by Senthil Vel Rajan Rajaram Manoharan, MD, and Rohit Madan, MD

Dr. Manoharan is with Huntsville Hospital/University of Alabama at Birmingham – Huntsville Campus in Huntsville, Alabama. Dr. Madan is with University of Arizona College of Medicine in Tucson, Arizona.

FUNDING: No funding was provided for this article.

DISCLOSURES: The authors have no conflicts of interest relevant to the content of this article.

Innov Clin Neurosci. 2024;21(4–6):25–26.


Glucagon-like peptide-1 (GLP-1) receptor agonists have garnered significant attention in diabetes management, and they act by mimicking the effects of GLP-1, a hormone that regulates insulin secretion and appetite. While these medications have become increasingly popular, their impact on mood and other psychiatric manifestations remains uncertain because of inconsistent data. It has been shown to affect brain regions involved in emotional regulation. This case report underscores the adverse mood changes possibly linked to semaglutide and the need for further study in this area.

Keywords: GLP-1 agonists, semaglutide, mood

Glucagon-like peptide-1 (GLP-1) receptor agonists are a class of medications used to treat Type 2 diabetes by mimicking the effects of GLP-1, a hormone that promotes insulin secretion and reduces appetite. Over the past few years, GLP-1 receptor agonists have emerged as a promising treatment option for individuals with Type 2 diabetes, and they are now being widely used. However, there are limited and variable data on the effects of GLP-1 receptor agonists on mood. GLP-1 has been found to influence brain regions involved in regulating emotions. An experimental study in rodents showed that GLP-1 agonists induced anxiety immediately after the commencement of treatment. This anxiety subsided with chronic treatment and was replaced by positive effects on mood, manifested by reduced depression-like behavior.1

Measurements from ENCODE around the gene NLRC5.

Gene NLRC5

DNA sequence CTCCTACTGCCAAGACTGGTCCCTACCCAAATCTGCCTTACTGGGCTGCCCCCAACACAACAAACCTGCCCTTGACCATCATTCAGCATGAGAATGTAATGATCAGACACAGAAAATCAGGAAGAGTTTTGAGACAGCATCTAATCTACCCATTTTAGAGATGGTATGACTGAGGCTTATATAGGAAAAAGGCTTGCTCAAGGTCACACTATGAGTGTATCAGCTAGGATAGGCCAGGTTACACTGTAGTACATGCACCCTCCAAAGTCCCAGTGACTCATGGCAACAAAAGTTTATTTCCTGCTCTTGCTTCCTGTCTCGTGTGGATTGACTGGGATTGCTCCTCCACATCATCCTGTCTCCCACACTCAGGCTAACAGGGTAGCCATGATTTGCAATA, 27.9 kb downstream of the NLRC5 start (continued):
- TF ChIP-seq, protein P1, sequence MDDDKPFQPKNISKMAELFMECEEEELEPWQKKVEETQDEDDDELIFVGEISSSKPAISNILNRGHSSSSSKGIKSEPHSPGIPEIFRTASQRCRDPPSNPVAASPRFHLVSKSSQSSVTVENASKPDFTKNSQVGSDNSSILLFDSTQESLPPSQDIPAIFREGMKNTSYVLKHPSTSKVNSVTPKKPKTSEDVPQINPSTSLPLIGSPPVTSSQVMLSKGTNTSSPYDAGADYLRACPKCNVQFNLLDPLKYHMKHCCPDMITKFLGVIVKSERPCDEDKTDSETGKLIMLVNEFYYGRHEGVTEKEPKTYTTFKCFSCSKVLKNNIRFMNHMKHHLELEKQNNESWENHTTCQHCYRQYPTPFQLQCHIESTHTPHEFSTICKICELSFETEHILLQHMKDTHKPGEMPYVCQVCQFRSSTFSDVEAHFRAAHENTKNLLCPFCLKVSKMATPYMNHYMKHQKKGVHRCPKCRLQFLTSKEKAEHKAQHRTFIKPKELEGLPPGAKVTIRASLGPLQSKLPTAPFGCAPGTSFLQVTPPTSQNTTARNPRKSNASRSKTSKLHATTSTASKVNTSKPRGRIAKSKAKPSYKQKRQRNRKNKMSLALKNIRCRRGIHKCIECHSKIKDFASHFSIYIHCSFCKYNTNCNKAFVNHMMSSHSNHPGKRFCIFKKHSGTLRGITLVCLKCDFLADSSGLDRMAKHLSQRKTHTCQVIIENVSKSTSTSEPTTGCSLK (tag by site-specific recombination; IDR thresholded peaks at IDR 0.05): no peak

Results from a randomized, controlled trial of liraglutide showed a slight numerical imbalance in suicidal ideation reports in the liraglutide group. No differences were noted in suicidal ideation/behavior or depression between liraglutide and other treatments, based on prospective questionnaires.2

Ozempic (semaglutide) is a GLP-1 receptor agonist that is commonly prescribed for the management of Type 2 diabetes. While the medication has been shown to be effective in improving glycemic control and promoting weight loss, there have been reports of negative mood changes associated with its use. On July 11, 2023, the European Medicines Agency (EMA) posted a statement that their safety committee was reviewing data on the risk of suicidal thoughts and thoughts of self-harm with GLP-1 receptor agonists, including Ozempic (semaglutide), Saxenda (liraglutide), and Wegovy (semaglutide).3

Case Presentation